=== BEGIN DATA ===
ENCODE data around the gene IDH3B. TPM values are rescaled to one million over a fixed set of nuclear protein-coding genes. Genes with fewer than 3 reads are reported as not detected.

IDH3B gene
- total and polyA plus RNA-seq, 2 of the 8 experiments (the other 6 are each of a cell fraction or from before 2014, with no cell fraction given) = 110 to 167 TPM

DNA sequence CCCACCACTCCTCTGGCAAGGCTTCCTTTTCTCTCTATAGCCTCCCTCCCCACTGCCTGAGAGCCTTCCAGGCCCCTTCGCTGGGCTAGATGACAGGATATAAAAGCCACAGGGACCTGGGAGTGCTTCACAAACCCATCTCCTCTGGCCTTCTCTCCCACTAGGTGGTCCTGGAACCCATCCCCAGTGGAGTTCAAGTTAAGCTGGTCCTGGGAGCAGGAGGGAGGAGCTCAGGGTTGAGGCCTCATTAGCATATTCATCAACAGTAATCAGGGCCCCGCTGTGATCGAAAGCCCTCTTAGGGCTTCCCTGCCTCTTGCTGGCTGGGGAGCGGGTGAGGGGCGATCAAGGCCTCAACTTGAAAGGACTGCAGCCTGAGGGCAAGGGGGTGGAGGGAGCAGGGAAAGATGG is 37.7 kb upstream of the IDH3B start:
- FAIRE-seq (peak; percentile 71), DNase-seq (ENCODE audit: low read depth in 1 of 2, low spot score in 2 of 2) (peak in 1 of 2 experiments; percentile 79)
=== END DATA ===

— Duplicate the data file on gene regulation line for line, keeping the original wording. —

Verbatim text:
ENCODE data around the gene IDH3B. TPM values are rescaled to one million over a fixed set of nuclear protein-coding genes. Genes with fewer than 3 reads are reported as not detected.

IDH3B gene
- total and polyA plus RNA-seq, 2 of the 8 experiments (the other 6 are each of a cell fraction or from before 2014, with no cell fraction given) = 110 to 167 TPM

DNA sequence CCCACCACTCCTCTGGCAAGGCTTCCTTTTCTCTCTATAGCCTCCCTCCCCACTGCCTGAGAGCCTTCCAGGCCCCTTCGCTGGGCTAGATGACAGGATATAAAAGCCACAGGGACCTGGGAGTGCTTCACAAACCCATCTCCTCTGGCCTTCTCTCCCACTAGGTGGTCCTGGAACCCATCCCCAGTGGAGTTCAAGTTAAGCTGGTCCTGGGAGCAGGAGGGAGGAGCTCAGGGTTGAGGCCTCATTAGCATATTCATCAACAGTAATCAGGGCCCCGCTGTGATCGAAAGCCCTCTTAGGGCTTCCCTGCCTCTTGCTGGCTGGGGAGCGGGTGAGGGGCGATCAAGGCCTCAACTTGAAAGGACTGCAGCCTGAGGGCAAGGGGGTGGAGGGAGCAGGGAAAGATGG is 37.7 kb upstream of the IDH3B start:
- FAIRE-seq (peak; percentile 71), DNase-seq (ENCODE audit: low read depth in 1 of 2, low spot score in 2 of 2) (peak in 1 of 2 experiments; percentile 79)